Having Parkinson’s disease isn’t easy, but Deb Hopkins says Rush Copley’s Movement Disorders Program has made living with the disease easier. The story she shares is like that of other patients who have found relief –— both physical and emotional — through the exercise and art therapy classes and support group meetings. Read about the impact the program has had on Deb’s life.
I believe to this day that God had a plan. I entered the Movement Disorders Program by chance when my caregiver and I were going to join the Rush Copley Healthplex. I walked up the ramp at the Healthplex, which was very difficult — almost like climbing a mountain — and saw this particular exercise class. I was standing outside of the room looking in when one of the ladies in the class came out and invited me in. I don’t know why but I told her I had Parkinson’s and didn’t think I could do what they were doing. She smiled and said, “In this room, we all have some type of movement disorder.”
Fast forward to today. I have been in the program for five years and the classes have grown so much. Exercise, pool therapy, art and music therapy, support group, Mind and Body (similar to yoga) and boxing are offered. In these programs, I am able to laugh, cry, vent and just be me. The exercise class has helped me strengthen my muscles and improve my balance, endurance, and coordination. It has also taught me how to do things a different way and still be successful. Pool therapy helps me with walking and balance — and I don’t have to rely on my walker. I feel like I am in control when I get in the water. Boxing works on my coordination, timing, walking and balance and helps me release the frustration I feel because of Parkinson’s. I have been told I hit the bags hard!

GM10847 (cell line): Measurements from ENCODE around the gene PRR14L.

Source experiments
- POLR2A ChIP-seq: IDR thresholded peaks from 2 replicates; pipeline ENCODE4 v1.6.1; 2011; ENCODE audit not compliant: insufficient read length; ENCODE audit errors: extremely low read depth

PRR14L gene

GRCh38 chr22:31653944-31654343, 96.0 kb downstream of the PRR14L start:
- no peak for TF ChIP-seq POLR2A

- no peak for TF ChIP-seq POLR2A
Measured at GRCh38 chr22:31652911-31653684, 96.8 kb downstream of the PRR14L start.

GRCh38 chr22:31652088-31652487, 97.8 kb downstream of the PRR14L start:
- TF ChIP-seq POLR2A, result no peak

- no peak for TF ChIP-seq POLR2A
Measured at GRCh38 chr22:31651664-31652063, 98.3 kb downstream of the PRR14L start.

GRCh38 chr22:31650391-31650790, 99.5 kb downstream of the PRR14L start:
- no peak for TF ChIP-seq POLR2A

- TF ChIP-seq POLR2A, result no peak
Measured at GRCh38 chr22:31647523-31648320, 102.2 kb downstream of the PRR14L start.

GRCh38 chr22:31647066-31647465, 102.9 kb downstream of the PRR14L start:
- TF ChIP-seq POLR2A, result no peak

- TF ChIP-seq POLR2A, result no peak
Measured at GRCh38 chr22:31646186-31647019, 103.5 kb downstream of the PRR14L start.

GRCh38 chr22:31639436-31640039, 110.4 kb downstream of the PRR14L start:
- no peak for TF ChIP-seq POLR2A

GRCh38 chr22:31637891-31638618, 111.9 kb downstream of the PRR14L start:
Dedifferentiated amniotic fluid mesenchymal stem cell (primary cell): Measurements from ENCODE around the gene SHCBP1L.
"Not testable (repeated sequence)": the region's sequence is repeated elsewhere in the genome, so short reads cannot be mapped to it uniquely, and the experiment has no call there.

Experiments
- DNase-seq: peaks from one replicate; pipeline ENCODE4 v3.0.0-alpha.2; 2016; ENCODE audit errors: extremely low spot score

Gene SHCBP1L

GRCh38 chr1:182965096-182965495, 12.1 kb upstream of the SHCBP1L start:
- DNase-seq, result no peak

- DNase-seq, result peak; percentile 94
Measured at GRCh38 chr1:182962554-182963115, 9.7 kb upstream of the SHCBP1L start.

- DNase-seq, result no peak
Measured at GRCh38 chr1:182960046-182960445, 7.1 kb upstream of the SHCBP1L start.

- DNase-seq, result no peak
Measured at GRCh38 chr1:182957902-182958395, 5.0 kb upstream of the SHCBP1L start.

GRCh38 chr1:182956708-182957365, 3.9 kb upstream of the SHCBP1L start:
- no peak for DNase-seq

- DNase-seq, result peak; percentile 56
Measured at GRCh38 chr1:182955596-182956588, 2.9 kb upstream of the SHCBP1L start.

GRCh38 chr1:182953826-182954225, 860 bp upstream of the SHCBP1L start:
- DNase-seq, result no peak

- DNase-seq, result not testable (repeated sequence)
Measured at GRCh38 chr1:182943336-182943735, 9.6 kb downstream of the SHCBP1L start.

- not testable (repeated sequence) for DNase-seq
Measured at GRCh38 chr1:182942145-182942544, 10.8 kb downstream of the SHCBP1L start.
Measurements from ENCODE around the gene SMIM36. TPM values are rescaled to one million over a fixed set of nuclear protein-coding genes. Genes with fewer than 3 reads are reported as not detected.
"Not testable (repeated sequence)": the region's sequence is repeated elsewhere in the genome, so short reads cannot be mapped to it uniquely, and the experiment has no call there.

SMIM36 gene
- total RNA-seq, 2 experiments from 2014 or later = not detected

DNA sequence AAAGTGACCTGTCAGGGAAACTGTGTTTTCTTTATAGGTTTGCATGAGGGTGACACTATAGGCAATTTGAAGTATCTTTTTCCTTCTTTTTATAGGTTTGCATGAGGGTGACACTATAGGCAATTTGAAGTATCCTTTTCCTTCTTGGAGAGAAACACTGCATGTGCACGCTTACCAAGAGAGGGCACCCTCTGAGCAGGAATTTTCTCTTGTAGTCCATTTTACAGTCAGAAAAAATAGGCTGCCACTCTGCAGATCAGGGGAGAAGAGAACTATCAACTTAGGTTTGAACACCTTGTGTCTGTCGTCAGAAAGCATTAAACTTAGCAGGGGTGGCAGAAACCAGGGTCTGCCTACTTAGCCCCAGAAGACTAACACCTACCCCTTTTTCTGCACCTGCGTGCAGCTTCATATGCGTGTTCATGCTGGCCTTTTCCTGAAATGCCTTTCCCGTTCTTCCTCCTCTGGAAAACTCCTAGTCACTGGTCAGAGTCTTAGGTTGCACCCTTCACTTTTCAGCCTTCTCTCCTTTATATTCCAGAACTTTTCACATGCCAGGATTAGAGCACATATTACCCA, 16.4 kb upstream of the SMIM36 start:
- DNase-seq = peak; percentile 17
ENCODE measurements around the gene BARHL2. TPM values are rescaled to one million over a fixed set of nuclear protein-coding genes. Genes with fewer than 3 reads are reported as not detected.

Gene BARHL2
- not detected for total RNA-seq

Mind and Body is a time to stretch, relax and meditate. Art therapy helps bring out my creativity as well as any emotions that I may have on that particular day. The best part is I don’t have to be artistic! And music therapy has strengthened my voice and improved my breathing, which were two problems that were becoming difficult.
Support group always has a speaker and lots of information as well as a time for caregivers to get into a small group and exchange ideas or get rid of emotions they don’t want us to see. This is also a time for us to get to know each other and maybe talk about what’s going on with us — if we want to. We also have great parties at holiday time just to have fun.
The leaders associated with this program have become my angels here on earth. We have become family. At times I see the emotion that weighs on them because of what we go through.
We all know that Parkinson’s — or any type of movement disorder — is not easy to cope with but having the Movement Disorders Program activities and staff help us know that we are loved.